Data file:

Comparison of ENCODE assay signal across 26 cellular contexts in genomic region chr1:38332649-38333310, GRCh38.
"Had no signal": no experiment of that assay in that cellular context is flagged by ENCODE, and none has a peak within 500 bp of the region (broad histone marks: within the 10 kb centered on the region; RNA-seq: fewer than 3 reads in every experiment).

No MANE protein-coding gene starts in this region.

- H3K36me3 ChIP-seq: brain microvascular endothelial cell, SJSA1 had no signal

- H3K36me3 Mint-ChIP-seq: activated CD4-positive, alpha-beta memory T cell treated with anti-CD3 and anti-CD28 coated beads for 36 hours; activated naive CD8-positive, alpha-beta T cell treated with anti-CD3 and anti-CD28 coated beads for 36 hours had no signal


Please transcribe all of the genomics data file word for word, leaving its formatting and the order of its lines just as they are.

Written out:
Comparison of ENCODE assay signal across 26 cellular contexts in genomic region chr1:38332649-38333310, GRCh38.
"Had no signal": no experiment of that assay in that cellular context is flagged by ENCODE, and none has a peak within 500 bp of the region (broad histone marks: within the 10 kb centered on the region; RNA-seq: fewer than 3 reads in every experiment).

No MANE protein-coding gene starts in this region.

- H3K36me3 ChIP-seq: brain microvascular endothelial cell, SJSA1 had no signal

- H3K36me3 Mint-ChIP-seq: activated CD4-positive, alpha-beta memory T cell treated with anti-CD3 and anti-CD28 coated beads for 36 hours; activated naive CD8-positive, alpha-beta T cell treated with anti-CD3 and anti-CD28 coated beads for 36 hours had no signal